I enjoyed immensely the beauty and the sweet tastes of Provencal markets, however, at the end the place that I loved the most was half an hour by bus from Aix - so unbelievable close in distance and so far in atmosphere!

Marseille - with its grand architecture, smelly side streets, sparkling sea and the multitude of faces, is a perfect combination of what the rest of France can offer -elegance and poise, with a North African desire to live and sell. I loved the feeling of being safe, knowing that I was in a European country with expected rules and regulations, and experiencing the edge of a Moroccan medina all at the same time.
I know that Marseille is not to everyone's liking. In fact, I was told not that long ago by a well-travelled ex-army officer in his 60's that, when asked what was the most worrying, uncomfortable experience during his years of travels, said 'Marseille'. And the guy had been to the depths of Africa and Asia! Admittedly, this was some years ago and the town has cleaned up its act quite considerably since then, but the place still retains its reputation for being dangerous, dirty and unfriendly. I thought it was the most alluring and intriguing place during my travels in France!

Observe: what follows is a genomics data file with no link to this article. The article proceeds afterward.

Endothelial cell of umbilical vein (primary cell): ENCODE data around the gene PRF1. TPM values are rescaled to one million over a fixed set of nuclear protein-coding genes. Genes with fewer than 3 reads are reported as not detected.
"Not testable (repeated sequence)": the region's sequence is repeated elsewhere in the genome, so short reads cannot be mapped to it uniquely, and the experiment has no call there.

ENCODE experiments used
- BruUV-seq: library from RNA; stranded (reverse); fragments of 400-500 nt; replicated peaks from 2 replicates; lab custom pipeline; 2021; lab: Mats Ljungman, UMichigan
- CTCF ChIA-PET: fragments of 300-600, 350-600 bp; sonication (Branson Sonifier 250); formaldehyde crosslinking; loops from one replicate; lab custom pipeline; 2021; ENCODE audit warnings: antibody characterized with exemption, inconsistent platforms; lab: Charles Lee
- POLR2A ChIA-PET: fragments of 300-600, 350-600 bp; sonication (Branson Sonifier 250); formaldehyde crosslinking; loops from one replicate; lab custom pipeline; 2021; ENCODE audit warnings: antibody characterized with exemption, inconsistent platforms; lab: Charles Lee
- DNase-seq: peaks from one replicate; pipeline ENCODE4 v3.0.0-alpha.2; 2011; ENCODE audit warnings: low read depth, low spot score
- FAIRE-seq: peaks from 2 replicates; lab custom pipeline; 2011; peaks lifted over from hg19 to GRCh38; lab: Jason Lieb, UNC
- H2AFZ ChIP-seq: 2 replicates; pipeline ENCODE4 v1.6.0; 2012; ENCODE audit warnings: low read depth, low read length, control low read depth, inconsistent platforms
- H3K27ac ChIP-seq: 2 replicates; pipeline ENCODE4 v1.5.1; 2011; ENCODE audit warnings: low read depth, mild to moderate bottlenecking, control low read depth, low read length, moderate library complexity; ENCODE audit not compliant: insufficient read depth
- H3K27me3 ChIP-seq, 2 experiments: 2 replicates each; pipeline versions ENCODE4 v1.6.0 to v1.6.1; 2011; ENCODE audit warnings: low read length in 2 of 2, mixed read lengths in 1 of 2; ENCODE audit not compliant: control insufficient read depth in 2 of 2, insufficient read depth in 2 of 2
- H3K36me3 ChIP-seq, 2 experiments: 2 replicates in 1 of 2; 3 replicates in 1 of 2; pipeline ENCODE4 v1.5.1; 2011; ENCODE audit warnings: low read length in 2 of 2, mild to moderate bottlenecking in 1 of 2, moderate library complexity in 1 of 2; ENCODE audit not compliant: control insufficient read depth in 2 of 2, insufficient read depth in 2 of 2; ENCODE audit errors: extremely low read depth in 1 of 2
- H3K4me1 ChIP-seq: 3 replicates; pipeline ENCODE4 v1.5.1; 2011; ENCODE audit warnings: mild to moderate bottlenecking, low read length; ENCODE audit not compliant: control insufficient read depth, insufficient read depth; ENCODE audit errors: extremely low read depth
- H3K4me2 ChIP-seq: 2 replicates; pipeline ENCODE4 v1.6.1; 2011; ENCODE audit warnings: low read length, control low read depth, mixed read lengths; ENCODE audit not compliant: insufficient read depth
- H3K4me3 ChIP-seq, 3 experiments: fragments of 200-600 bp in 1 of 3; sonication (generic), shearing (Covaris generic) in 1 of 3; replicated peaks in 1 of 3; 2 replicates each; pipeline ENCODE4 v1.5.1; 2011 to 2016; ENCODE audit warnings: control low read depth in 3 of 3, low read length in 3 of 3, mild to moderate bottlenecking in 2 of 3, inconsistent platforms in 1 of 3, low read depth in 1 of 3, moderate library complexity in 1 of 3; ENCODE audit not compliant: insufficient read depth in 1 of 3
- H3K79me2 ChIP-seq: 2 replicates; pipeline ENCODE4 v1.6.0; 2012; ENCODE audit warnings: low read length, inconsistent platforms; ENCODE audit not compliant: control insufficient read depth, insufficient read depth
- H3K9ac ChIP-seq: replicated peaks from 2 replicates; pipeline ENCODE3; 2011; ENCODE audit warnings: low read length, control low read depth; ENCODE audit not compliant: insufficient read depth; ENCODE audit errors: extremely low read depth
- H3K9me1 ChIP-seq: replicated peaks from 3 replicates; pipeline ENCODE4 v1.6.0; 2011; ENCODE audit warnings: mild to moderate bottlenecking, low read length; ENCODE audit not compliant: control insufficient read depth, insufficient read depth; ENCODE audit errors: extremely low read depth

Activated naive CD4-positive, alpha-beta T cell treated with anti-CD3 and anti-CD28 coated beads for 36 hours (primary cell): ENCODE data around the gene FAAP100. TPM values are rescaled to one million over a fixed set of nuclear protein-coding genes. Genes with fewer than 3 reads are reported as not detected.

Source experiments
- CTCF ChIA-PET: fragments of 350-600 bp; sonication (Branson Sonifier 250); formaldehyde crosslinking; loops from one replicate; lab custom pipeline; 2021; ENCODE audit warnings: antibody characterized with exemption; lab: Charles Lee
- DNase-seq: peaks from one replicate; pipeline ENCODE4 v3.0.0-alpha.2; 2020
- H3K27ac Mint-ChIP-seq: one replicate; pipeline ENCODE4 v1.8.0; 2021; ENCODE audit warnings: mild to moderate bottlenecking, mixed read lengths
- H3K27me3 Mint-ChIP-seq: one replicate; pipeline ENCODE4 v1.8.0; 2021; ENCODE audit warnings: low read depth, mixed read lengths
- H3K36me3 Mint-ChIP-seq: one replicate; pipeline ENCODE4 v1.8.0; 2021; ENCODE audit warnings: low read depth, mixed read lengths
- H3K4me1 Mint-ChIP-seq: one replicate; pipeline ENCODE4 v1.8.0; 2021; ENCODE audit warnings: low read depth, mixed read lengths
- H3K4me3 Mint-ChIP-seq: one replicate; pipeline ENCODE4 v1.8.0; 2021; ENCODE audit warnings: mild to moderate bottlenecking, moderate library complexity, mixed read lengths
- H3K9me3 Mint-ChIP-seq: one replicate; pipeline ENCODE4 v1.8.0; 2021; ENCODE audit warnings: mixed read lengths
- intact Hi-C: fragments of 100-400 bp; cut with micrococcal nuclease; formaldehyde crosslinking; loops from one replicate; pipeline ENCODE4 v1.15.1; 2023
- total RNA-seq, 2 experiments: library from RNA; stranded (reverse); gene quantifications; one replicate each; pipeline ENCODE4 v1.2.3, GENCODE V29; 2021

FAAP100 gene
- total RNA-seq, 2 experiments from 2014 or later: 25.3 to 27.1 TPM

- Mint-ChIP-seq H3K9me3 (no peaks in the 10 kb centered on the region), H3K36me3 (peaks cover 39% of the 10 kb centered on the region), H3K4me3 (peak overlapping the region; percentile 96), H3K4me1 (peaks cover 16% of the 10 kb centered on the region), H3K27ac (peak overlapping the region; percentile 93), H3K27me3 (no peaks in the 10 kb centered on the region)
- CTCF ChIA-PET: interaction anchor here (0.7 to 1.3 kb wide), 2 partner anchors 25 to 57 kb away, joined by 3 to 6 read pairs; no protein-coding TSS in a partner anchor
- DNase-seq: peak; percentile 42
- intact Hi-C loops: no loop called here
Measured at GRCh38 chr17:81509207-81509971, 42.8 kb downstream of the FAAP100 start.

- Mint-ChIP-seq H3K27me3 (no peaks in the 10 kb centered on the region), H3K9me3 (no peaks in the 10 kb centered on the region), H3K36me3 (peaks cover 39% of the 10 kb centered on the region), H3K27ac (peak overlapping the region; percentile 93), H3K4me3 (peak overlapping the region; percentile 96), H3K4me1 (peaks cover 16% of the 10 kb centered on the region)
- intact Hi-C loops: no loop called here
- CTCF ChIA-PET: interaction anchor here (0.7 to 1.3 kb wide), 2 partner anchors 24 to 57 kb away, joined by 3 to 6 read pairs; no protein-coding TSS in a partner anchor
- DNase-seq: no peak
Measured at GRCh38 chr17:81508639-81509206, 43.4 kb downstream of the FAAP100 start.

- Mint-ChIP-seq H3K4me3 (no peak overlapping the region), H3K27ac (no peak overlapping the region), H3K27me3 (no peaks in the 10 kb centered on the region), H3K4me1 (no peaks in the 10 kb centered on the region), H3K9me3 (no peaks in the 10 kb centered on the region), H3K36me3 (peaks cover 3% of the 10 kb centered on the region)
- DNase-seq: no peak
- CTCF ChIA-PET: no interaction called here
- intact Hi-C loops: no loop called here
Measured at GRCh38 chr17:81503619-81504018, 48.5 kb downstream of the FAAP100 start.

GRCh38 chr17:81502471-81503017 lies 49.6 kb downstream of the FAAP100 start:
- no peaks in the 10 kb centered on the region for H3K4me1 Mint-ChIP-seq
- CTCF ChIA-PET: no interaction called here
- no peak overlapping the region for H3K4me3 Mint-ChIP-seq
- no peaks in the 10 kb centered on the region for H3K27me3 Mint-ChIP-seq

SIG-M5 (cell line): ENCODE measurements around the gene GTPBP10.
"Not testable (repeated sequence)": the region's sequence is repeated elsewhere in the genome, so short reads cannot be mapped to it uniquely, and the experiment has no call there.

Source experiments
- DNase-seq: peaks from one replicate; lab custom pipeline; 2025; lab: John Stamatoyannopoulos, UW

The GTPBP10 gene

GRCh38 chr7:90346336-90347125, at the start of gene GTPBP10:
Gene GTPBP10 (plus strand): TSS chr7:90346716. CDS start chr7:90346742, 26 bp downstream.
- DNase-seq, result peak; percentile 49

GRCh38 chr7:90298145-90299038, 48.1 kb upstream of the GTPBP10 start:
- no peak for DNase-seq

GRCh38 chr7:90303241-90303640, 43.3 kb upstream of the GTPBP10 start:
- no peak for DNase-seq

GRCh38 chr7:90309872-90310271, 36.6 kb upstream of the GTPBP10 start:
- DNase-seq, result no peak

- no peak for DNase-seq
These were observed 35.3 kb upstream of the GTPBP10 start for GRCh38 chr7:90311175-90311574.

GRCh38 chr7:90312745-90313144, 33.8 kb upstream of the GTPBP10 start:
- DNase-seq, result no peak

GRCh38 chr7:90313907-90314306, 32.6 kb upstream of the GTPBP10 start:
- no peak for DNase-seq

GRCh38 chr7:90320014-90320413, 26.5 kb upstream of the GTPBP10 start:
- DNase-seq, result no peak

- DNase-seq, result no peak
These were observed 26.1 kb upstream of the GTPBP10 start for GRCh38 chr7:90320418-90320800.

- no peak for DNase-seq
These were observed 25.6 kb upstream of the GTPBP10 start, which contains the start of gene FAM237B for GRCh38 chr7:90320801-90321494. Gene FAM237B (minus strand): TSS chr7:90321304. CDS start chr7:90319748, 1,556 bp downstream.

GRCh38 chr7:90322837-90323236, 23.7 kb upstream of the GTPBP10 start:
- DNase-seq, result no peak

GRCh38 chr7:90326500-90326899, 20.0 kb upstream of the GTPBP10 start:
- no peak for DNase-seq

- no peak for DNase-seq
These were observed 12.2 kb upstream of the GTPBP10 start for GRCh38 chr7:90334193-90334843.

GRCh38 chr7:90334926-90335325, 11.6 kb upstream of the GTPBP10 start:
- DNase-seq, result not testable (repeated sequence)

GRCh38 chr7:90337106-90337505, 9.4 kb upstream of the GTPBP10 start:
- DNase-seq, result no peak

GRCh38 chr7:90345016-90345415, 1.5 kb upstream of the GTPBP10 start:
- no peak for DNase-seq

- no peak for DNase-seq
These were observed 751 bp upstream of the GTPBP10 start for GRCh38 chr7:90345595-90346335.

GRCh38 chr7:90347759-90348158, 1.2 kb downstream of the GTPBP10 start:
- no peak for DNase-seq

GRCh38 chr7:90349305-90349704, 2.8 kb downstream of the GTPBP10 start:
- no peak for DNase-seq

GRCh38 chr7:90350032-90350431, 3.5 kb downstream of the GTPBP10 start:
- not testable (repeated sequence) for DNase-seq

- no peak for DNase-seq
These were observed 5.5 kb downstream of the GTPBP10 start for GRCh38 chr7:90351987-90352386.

Marseille is alive. It is like a young lover, who is rather penniless, but knows of its sexiness and is confident even when wearing old outfits. He is also warm and kind; it smiles at you and open its arms.

Marseille is also one bustling market.